Snookered and, as a result, complicit in distributing “fake news” on an issue related to climate change.

I plead guilty.

The phony video of extraordinarily severe weather images reached me by e-mail from, let’s call it, “a trusted source,” in this case a personal friend, and not a “climate person.” The subject line on the e-mail: “Amazing.” (Had only it been “Unbelievable,” perhaps it would have prompted a moment’s pause to reflect.)

Rushed to get to an appointment, I viewed part, not all, of the video before closing it and forwarding it to a number of professional and personal contacts. My friend’s e-mail to me carried the line that National Geographic had spent $1 million for the video. I pointed out in my ill-begotten forward that I had no idea of the legitimacy – nor, it now ends up, the clear “illegitimacy” – of that point. As with the video itself that too wasn’t legitimate. (For those wanting to see the fake news video for themselves, send an e-mail to with the words “fake news” in the subject line.)

”A Click To Tweet

That alone should have raised high an eyebrow or two. The absence of other details on the footage – notwithstanding several instances of what appeared to be real TV station call letters – also should have raised doubts.

And toward the end, beyond what I by then had seen, there were the large passenger airliners lifted high off a runway by the fierce winds.

In any event, guilty as charged, snookered, sucker-punched. Whatever, but surely embarrassed.

Within minutes of instinctively hitting the “forward” command, personal doubts developed. Had I acted impulsively? Answer, yes. Should I have taken the time to delve more deeply before forwarding it? Answer, yes. Was I embarrassed? Answer, no doubt.

And it made for a “bad day on the job.”

After the next day confessing to my mistake to those who had the (mis)fortune of receiving my ill-thought-out earlier forwarding of the video, there came some interesting responses from those copied.

“Glad you fessed up,” wrote a respected writer blogging frequently on climate change. “Be skeptical of pretty much every pic/video out there!”

“You’re not alone,” wrote one film maker, with a college professor separately chiming in on what by then was becoming a common theme. “I think we all have done this at least once. No worries.” And a respected meteorologist and blogger writing “It’s reassuring to know that I’m not the only one who’s done this sort of thing. :-)”

“Some good computer graphics,” AKA CGI or computer-generated images, wrote National Academy of Sciences member and geophysicist Mike Wallace, of the University of Washington. “And I think some of the early sequences might have been real, just to suck the viewer in. I was snookered until about halfway through.”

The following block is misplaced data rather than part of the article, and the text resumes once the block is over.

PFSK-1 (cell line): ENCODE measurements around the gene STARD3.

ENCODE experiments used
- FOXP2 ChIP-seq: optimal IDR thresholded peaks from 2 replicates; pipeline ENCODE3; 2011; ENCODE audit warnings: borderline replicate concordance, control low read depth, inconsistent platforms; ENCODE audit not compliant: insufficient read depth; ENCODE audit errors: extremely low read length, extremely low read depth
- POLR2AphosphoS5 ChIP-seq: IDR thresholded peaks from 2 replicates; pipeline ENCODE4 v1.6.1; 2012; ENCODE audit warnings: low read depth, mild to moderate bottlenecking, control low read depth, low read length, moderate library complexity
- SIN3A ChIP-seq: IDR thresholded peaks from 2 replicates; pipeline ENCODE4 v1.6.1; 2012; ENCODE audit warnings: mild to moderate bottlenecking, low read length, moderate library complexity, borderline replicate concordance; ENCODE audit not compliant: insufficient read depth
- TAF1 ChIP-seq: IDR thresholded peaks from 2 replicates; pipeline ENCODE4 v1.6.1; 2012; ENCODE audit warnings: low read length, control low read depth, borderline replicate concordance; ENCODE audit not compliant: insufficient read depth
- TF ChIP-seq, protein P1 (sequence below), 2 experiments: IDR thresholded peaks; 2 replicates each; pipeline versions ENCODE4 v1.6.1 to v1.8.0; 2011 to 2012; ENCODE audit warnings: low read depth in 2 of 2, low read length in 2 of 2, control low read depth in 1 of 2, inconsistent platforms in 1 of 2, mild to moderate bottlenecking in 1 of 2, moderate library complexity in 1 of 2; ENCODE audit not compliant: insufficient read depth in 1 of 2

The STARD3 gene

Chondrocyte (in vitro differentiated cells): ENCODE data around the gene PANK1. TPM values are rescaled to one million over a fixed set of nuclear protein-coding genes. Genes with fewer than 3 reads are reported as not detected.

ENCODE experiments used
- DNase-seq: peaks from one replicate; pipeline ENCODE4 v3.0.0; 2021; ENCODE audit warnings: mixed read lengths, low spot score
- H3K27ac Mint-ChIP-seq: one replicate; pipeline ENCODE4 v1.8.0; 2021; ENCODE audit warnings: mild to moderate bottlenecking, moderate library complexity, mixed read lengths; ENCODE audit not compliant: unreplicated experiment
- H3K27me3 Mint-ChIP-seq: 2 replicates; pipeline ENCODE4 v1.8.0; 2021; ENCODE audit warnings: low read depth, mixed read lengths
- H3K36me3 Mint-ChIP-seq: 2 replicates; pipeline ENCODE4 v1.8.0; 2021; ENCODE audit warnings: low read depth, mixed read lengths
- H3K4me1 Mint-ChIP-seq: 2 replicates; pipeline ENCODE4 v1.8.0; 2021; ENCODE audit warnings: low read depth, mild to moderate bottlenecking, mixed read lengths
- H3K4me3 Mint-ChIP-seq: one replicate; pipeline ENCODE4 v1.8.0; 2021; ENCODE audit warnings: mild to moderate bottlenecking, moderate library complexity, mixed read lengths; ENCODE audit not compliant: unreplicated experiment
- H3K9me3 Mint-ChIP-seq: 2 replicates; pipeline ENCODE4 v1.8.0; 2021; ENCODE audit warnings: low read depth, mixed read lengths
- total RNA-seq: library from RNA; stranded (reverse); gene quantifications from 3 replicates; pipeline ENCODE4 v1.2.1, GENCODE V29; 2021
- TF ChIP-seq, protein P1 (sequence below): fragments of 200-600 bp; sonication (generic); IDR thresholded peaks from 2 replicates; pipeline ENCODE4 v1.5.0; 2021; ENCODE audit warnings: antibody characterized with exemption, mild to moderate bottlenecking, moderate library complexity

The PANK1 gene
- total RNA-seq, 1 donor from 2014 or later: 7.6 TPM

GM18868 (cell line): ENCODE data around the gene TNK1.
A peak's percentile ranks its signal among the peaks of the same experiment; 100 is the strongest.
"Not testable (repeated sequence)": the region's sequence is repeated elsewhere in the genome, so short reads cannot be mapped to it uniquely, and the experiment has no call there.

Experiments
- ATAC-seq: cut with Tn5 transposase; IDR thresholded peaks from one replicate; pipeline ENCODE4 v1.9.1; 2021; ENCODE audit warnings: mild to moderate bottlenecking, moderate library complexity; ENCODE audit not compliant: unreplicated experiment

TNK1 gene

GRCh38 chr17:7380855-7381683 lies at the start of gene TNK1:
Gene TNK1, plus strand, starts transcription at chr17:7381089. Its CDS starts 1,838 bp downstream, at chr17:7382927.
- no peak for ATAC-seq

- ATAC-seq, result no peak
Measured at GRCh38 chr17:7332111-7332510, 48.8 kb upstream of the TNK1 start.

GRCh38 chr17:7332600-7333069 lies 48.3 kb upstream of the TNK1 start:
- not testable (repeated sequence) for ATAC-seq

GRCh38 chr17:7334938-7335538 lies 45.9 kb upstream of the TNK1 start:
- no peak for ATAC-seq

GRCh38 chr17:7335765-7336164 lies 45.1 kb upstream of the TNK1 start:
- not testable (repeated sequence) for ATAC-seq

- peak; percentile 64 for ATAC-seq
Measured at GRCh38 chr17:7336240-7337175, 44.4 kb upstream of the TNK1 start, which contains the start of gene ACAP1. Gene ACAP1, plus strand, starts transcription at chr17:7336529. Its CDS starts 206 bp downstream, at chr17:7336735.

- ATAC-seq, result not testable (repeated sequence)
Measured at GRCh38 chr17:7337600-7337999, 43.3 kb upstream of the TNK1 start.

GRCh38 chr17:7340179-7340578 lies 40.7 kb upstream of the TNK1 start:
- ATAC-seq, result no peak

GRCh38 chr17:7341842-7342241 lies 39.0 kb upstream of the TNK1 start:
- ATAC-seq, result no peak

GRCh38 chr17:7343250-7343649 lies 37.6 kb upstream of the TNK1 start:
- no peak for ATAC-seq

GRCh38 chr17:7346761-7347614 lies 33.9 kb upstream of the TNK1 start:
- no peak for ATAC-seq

A writer for a leading professional science society wrote that “It’s really an example of how easily fake news can get into the bloodstream of society and that even the savviest amongst us still have a hard time distinguishing it from the real stuff. I think it also shows how much more rampant fake news is with all of the sophisticated tools that are available for those who want to dupe people.”

Scripps Institution of Oceanography emeritus professor Richard Somerville, commented that “most local TV news has a lot of fuzzy out-of-focus amateur video from hand-held cell phones that looks and is clunky. This was much too polished. Also, I thought I should have seen it before if it were real.”

Ever the comforter and teacher, Somerville came across as both in writing:

Don’t feel bad. You were scammed. It’s not a disgrace, and you didn’t hand over your credit card numbers. I do think this could be made part of an educational video. Look at the fake news that the alt-right world is generating now on the Parkland high school shooting survivors. This is an opportunity to educate. You don’t have to be contrite. You just have to tell the world that the camera often lies, that the technological capabilities for making convincing special effects are mind-boggling, and here is an example.

Ahhh. A teachable moment, amidst the dark clouds of having foisted the truly “fake news” video. But the clouds in this experience, and not in the video itself, were real.

Bud Ward

Bud Ward is Editor of Yale Climate Connections. He started his environmental journalism career in 1974. He later served as Assistant Director of the U.S. Congress's National Commission on Air Quality,...